HTTP response signing abstract model

I've argued that there's a need for an HTTP-specific mechanism for signing HTTP responses. So let's try and design one.  (Usually at this point, I would start coding, but with security-related stuff, I think it's better to have more discussion up front.)

Before drilling down into syntax, I would like to work out the design at a more abstract level.  Let's suppose that the mechanism will take the form of a new Signature header.  Here is my current thinking as to the steps involved in constructing a Signature header:

  1. Choose which security token to use and create one or more identifiers for it.
  2. Choose the suite of cryptographic algorithms to use.
  3. Choose which request and response headers to sign.
  4. Compute the cryptographic hashes of the request and response entity bodies if they are present.  Base64-encode those hashes.
  5. Create a  Signature header template containing the information from steps 1 to 4; this differs from the final Signature header only in that it has a blank string at the point where the final Signature header will have the base64-encoded signatures value.
  6. Canonicalize the request headers.
  7. Combine the response headers with the Signature header template and canonicalize them.
  8. Create a string that encodes the HTTP method, the request URI, the canonicalized request headers from step 6, the response status, and the canonicalized response headers from step 7.
  9. Compute the cryptographic hash of the string created in the previous step.
  10. Sign the cryptographic hash created in the previous step.  Base64-encode this to create the signature value.
  11. Create the final Signature header by inserting the base64-encoded signature value from the previous step into the Signature header template from step 5.

Let's flesh this out with a bit of q&a.

  • What kinds of security token can be used?
    At least X.509 certificates should be supported.  But there should be the potential to support other kinds of token.
  • How are security tokens identified?
    It depends on the type.  For X.509, it would make sense to have a URI that allowed the client to fetch the certificate.  It would also be desirable to have an identifier that uniquely identifies the certificate, so that the client can tell whether it already has the certificate without having to go fetch it.  As far as I can tell, in the X.509 case, people mostly use the SHA-1 hash of the DER encoding of the certificate for this.
  • How does the server know what kind of signature (if any) the client wants?
    The client can provide a Want-Signature header in the request.  (It makes more sense to me to call this Want-Signature than Accept-Signature, just as RFC 3230 uses Want-Digest, since any client should be able to accept any signature.)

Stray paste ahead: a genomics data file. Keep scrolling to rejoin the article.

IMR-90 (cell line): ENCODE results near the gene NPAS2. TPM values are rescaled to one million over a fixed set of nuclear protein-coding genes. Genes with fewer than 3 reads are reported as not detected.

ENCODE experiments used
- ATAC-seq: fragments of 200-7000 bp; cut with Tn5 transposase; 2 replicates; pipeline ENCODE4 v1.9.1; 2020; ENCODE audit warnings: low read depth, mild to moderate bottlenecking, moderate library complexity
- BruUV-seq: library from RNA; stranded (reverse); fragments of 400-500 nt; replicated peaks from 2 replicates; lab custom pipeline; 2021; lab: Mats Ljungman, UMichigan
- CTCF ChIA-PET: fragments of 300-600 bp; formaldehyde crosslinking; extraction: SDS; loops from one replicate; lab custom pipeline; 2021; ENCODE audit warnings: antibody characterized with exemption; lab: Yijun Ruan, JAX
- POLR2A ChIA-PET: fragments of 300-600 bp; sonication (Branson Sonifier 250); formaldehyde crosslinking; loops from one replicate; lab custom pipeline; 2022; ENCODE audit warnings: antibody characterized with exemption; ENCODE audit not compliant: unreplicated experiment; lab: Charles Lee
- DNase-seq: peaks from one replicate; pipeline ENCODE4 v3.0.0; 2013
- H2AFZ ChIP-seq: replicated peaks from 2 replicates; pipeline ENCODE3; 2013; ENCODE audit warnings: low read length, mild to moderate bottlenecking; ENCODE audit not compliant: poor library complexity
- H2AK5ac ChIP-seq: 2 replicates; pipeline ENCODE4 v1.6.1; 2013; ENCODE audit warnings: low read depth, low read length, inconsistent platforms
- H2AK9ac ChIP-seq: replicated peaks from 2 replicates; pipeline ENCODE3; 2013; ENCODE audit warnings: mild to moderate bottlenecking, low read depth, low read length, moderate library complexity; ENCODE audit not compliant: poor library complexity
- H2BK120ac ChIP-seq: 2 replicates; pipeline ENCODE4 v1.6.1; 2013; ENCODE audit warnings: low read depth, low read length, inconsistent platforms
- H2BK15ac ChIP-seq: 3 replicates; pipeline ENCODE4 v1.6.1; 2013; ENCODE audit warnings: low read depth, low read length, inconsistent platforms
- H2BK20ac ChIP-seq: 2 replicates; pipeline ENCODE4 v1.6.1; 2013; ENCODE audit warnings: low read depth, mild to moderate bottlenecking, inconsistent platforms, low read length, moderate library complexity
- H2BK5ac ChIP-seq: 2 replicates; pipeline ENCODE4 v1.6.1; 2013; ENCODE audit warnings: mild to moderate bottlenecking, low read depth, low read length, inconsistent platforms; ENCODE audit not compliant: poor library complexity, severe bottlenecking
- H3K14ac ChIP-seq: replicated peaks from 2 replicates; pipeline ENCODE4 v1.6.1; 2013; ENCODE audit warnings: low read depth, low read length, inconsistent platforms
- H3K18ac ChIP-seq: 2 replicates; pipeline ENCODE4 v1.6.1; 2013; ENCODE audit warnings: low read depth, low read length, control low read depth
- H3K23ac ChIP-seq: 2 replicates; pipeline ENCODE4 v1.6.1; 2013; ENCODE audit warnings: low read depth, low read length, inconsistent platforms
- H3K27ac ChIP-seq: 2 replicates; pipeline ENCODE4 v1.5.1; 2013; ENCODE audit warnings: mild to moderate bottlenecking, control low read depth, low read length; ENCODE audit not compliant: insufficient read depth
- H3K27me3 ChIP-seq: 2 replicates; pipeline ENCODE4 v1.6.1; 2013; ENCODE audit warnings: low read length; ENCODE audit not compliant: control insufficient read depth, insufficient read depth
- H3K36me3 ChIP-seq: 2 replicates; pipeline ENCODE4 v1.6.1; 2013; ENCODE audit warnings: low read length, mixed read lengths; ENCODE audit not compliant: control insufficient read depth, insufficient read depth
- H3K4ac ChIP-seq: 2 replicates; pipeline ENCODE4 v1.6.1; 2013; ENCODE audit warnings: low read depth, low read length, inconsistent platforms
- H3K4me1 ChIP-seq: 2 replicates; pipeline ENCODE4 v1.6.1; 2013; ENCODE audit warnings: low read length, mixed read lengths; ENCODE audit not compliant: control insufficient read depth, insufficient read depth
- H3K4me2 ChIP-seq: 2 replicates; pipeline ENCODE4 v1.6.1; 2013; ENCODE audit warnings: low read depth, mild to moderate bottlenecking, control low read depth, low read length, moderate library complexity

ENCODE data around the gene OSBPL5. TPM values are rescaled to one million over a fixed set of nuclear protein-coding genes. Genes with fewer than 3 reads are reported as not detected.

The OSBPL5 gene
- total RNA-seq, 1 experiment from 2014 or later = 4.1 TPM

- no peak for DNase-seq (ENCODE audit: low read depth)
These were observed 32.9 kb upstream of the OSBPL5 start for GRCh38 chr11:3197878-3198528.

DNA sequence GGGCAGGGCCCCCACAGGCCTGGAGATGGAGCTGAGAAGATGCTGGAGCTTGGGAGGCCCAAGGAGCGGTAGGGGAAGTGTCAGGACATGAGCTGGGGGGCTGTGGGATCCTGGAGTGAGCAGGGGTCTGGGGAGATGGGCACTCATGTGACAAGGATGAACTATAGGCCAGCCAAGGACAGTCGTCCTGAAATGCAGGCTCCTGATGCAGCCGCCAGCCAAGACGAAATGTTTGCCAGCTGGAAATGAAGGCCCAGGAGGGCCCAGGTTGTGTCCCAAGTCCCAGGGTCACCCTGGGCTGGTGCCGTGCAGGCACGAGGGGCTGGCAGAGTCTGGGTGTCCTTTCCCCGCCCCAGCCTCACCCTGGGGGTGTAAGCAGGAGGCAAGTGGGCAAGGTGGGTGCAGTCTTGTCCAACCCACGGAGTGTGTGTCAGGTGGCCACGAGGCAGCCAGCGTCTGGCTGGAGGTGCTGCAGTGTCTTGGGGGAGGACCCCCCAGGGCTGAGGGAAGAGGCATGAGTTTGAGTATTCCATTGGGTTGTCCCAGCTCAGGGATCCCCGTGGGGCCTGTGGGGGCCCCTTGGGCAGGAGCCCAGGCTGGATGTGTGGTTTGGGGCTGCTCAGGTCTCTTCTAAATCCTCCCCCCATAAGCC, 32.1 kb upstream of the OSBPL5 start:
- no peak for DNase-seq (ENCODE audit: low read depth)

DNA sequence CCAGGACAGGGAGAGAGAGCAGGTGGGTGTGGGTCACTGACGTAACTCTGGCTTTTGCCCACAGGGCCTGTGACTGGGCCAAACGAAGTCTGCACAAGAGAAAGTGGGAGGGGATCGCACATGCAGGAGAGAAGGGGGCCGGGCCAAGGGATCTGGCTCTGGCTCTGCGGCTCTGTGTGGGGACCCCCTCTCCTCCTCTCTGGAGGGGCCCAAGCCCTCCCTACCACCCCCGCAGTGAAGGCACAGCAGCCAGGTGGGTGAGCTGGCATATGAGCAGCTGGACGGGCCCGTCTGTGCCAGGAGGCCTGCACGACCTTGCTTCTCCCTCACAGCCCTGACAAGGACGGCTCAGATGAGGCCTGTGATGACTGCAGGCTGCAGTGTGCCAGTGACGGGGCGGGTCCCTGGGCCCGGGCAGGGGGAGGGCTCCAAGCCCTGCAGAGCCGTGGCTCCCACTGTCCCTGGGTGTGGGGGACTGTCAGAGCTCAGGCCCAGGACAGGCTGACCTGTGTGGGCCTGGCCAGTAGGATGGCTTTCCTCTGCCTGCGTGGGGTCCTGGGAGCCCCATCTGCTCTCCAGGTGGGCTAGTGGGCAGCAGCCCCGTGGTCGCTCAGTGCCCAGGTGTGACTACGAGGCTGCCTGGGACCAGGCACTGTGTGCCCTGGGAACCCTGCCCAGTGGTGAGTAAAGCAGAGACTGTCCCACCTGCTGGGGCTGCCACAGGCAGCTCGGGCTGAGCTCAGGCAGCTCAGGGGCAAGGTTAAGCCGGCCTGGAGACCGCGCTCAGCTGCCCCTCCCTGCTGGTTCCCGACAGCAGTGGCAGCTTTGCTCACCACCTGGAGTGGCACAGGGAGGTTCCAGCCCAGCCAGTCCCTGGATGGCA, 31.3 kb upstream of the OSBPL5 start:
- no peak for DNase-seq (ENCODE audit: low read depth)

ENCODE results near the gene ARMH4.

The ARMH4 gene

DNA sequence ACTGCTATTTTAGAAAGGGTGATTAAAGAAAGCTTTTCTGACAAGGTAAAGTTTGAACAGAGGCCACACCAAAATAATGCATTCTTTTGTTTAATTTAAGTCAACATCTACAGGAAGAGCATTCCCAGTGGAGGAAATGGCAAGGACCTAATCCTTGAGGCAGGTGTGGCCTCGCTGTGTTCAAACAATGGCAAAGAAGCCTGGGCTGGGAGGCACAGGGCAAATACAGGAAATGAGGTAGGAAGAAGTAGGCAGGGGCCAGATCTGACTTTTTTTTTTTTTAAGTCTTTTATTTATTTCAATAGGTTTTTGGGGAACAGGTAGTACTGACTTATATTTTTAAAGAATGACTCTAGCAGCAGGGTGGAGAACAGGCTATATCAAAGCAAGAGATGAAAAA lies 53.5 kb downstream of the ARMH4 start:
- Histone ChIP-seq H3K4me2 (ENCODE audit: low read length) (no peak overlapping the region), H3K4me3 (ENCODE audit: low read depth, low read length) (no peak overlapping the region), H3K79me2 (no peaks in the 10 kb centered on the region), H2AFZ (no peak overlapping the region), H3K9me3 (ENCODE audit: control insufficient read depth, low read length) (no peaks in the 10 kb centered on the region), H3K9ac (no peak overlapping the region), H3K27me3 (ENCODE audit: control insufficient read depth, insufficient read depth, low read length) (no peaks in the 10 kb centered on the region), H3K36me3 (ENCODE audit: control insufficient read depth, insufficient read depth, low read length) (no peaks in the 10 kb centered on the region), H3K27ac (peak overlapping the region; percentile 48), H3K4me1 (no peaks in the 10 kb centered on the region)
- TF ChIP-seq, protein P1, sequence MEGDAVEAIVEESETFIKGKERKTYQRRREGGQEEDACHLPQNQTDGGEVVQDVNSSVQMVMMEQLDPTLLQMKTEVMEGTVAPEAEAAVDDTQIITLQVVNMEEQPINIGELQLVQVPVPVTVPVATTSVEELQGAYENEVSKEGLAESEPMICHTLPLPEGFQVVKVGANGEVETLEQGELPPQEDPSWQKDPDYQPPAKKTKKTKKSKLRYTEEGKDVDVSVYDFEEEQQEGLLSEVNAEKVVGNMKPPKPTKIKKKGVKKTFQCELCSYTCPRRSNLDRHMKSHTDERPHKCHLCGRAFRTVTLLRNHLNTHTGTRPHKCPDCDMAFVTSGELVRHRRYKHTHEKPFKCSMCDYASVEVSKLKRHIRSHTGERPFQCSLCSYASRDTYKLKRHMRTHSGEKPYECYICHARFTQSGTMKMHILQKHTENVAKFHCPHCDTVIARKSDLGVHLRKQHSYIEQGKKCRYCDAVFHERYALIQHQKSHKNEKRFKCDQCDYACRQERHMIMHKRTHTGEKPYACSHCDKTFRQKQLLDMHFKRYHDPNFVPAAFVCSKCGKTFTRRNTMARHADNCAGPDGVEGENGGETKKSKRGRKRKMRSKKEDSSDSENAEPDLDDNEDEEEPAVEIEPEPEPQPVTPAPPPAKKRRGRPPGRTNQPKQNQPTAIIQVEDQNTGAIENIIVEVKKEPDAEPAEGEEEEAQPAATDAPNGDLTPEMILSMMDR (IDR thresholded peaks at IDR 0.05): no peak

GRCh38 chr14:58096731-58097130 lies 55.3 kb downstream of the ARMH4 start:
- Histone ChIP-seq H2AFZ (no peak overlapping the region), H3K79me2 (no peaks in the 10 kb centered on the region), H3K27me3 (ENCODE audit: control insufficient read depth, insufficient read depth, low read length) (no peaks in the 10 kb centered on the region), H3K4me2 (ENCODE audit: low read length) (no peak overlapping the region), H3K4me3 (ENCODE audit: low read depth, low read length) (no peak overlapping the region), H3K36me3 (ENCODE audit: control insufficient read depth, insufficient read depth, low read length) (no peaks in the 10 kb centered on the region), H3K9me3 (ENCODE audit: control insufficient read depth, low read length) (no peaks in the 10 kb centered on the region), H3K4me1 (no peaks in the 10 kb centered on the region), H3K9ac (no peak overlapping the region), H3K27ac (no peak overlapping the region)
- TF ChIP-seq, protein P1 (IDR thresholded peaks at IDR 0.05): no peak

• What if the response uses a transfer encoding?
    It's the entity body that's hashed in step 4. Thus, the sender computes the hash of the entity body before applying the transfer encoding.
  • What if the response uses a content encoding?
    It's the entity body that's hashed. Thus, the sender computes the hash of the entity body after applying the content encoding. From 7.2 of RFC 2616:
      entity-body := Content-Encoding( Content-Type( data ) )
  • What if the response contains a partial entity body (and a Content-Range header)?
    The hash covers the full entity-body (that is. the hash is computed by the recipient after all the partial entity bodies have been combined into the full entity-body).  In the terminology of RFC 3230, it covers the instance (where there is a relevant instance), rather than the entity. Thus the hash identifies the same thing as a strong entity tag (which in my view makes the terminology of RFC 3230 rather unfortunate).
  • Why and how are headers canonicalized?
    As I understand the HTTP spec, proxies are allowed to change various semantically insignificant syntactic details of the headers before they pass them on.  For example, section 2.2 of RFC 2616 says any linear white space may be replaced with a single SP. Section 4.2 says explicitly proxies must not change the relative order of field values with the same header field name, but it seems to imply that proxies are allowed to change syntactic details of the header fields that are not syntactically significant (such as the relative order of headers with different field names).  It is not clear to me to what extent section 13.5.2 overrides this. Perhaps some HTTP wizard can help me out here. In any case, there needs to be just enough canonicalization to ensure that the canonicalization of the headers sent by the origin server will be the same as the canonicalization of the headers as seen by the client, no matter what HTTP/1.1 conforming proxies (or commonly-deployed non-conforming proxies) might be on the path between the origin server and the client. I would note that the Amazon REST Authentication scheme does quite extensive canonicalization.
  • Can there be multiple signatures?
    Yes. In the normal HTTP style, the Signature header should support a comma-separated list of signatures. The order of this list would be significant.  There should be a way for each signature in the list to specify which of the previous signatures in the list are included in what it signs.  There's a semantic difference between two independent signatures, and a later signature endorsing an earlier signature.
  • How about streaming?